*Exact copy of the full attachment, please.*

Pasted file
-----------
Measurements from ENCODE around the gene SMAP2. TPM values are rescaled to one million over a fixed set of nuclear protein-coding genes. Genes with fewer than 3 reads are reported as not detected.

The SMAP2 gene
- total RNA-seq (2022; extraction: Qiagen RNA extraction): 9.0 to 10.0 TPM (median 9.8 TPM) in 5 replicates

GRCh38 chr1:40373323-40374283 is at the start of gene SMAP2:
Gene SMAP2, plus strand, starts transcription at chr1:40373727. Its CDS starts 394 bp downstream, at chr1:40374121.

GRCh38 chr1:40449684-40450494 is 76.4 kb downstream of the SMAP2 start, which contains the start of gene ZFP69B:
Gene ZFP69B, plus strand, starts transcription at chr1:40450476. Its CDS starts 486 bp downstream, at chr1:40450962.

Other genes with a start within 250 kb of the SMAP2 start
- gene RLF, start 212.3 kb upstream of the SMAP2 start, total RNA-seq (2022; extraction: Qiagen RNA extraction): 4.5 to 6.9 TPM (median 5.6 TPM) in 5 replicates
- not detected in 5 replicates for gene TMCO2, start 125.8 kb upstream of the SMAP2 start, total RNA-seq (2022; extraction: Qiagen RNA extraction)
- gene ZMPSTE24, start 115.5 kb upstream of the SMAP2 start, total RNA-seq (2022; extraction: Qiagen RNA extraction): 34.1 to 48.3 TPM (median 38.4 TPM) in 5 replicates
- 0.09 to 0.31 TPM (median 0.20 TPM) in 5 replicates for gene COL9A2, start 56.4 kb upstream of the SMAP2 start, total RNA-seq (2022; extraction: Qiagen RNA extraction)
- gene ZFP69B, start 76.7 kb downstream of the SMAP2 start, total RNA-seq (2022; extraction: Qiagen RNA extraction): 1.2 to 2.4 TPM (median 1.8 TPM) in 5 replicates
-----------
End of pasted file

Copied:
Measurements from ENCODE around the gene SMAP2. TPM values are rescaled to one million over a fixed set of nuclear protein-coding genes. Genes with fewer than 3 reads are reported as not detected.

The SMAP2 gene
- total RNA-seq (2022; extraction: Qiagen RNA extraction): 9.0 to 10.0 TPM (median 9.8 TPM) in 5 replicates

GRCh38 chr1:40373323-40374283 is at the start of gene SMAP2:
Gene SMAP2, plus strand, starts transcription at chr1:40373727. Its CDS starts 394 bp downstream, at chr1:40374121.

GRCh38 chr1:40449684-40450494 is 76.4 kb downstream of the SMAP2 start, which contains the start of gene ZFP69B:
Gene ZFP69B, plus strand, starts transcription at chr1:40450476. Its CDS starts 486 bp downstream, at chr1:40450962.

Other genes with a start within 250 kb of the SMAP2 start
- gene RLF, start 212.3 kb upstream of the SMAP2 start, total RNA-seq (2022; extraction: Qiagen RNA extraction): 4.5 to 6.9 TPM (median 5.6 TPM) in 5 replicates
- not detected in 5 replicates for gene TMCO2, start 125.8 kb upstream of the SMAP2 start, total RNA-seq (2022; extraction: Qiagen RNA extraction)
- gene ZMPSTE24, start 115.5 kb upstream of the SMAP2 start, total RNA-seq (2022; extraction: Qiagen RNA extraction): 34.1 to 48.3 TPM (median 38.4 TPM) in 5 replicates
- 0.09 to 0.31 TPM (median 0.20 TPM) in 5 replicates for gene COL9A2, start 56.4 kb upstream of the SMAP2 start, total RNA-seq (2022; extraction: Qiagen RNA extraction)
- gene ZFP69B, start 76.7 kb downstream of the SMAP2 start, total RNA-seq (2022; extraction: Qiagen RNA extraction): 1.2 to 2.4 TPM (median 1.8 TPM) in 5 replicates